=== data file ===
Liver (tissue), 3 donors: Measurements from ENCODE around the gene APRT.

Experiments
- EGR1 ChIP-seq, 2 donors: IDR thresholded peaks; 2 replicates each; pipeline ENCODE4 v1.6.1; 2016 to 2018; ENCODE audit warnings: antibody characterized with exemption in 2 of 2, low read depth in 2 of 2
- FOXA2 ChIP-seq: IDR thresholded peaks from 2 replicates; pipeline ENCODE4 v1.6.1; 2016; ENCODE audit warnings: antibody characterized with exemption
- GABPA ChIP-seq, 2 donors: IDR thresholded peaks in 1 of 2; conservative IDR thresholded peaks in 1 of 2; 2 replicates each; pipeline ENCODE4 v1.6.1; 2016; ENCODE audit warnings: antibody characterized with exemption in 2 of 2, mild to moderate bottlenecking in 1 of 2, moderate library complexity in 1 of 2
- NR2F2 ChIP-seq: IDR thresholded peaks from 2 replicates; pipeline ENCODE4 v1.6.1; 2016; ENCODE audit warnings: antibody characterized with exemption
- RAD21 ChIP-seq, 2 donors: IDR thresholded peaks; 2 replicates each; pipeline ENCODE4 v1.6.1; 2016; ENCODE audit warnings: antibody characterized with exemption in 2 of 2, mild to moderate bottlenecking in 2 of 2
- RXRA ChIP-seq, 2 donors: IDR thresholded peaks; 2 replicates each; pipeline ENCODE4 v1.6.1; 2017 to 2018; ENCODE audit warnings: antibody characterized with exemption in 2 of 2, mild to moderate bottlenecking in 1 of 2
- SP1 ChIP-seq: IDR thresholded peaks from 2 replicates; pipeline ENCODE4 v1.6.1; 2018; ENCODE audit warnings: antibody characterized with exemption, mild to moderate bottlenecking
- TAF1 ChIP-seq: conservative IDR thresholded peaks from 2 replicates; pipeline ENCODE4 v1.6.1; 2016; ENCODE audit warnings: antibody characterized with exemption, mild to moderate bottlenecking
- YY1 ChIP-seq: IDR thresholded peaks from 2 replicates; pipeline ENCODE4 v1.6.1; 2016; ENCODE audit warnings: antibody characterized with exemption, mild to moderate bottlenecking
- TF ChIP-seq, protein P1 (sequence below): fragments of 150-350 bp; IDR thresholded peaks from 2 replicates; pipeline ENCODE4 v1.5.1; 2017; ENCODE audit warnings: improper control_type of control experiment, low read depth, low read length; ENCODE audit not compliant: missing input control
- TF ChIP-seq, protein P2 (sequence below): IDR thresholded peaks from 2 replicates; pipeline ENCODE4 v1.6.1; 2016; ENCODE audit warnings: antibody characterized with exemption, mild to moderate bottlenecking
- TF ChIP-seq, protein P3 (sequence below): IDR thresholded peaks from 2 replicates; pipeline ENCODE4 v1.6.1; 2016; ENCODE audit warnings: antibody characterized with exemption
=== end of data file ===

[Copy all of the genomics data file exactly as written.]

Liver (tissue), 3 donors: Measurements from ENCODE around the gene APRT.

Experiments
- EGR1 ChIP-seq, 2 donors: IDR thresholded peaks; 2 replicates each; pipeline ENCODE4 v1.6.1; 2016 to 2018; ENCODE audit warnings: antibody characterized with exemption in 2 of 2, low read depth in 2 of 2
- FOXA2 ChIP-seq: IDR thresholded peaks from 2 replicates; pipeline ENCODE4 v1.6.1; 2016; ENCODE audit warnings: antibody characterized with exemption
- GABPA ChIP-seq, 2 donors: IDR thresholded peaks in 1 of 2; conservative IDR thresholded peaks in 1 of 2; 2 replicates each; pipeline ENCODE4 v1.6.1; 2016; ENCODE audit warnings: antibody characterized with exemption in 2 of 2, mild to moderate bottlenecking in 1 of 2, moderate library complexity in 1 of 2
- NR2F2 ChIP-seq: IDR thresholded peaks from 2 replicates; pipeline ENCODE4 v1.6.1; 2016; ENCODE audit warnings: antibody characterized with exemption
- RAD21 ChIP-seq, 2 donors: IDR thresholded peaks; 2 replicates each; pipeline ENCODE4 v1.6.1; 2016; ENCODE audit warnings: antibody characterized with exemption in 2 of 2, mild to moderate bottlenecking in 2 of 2
- RXRA ChIP-seq, 2 donors: IDR thresholded peaks; 2 replicates each; pipeline ENCODE4 v1.6.1; 2017 to 2018; ENCODE audit warnings: antibody characterized with exemption in 2 of 2, mild to moderate bottlenecking in 1 of 2
- SP1 ChIP-seq: IDR thresholded peaks from 2 replicates; pipeline ENCODE4 v1.6.1; 2018; ENCODE audit warnings: antibody characterized with exemption, mild to moderate bottlenecking
- TAF1 ChIP-seq: conservative IDR thresholded peaks from 2 replicates; pipeline ENCODE4 v1.6.1; 2016; ENCODE audit warnings: antibody characterized with exemption, mild to moderate bottlenecking
- YY1 ChIP-seq: IDR thresholded peaks from 2 replicates; pipeline ENCODE4 v1.6.1; 2016; ENCODE audit warnings: antibody characterized with exemption, mild to moderate bottlenecking
- TF ChIP-seq, protein P1 (sequence below): fragments of 150-350 bp; IDR thresholded peaks from 2 replicates; pipeline ENCODE4 v1.5.1; 2017; ENCODE audit warnings: improper control_type of control experiment, low read depth, low read length; ENCODE audit not compliant: missing input control
- TF ChIP-seq, protein P2 (sequence below): IDR thresholded peaks from 2 replicates; pipeline ENCODE4 v1.6.1; 2016; ENCODE audit warnings: antibody characterized with exemption, mild to moderate bottlenecking
- TF ChIP-seq, protein P3 (sequence below): IDR thresholded peaks from 2 replicates; pipeline ENCODE4 v1.6.1; 2016; ENCODE audit warnings: antibody characterized with exemption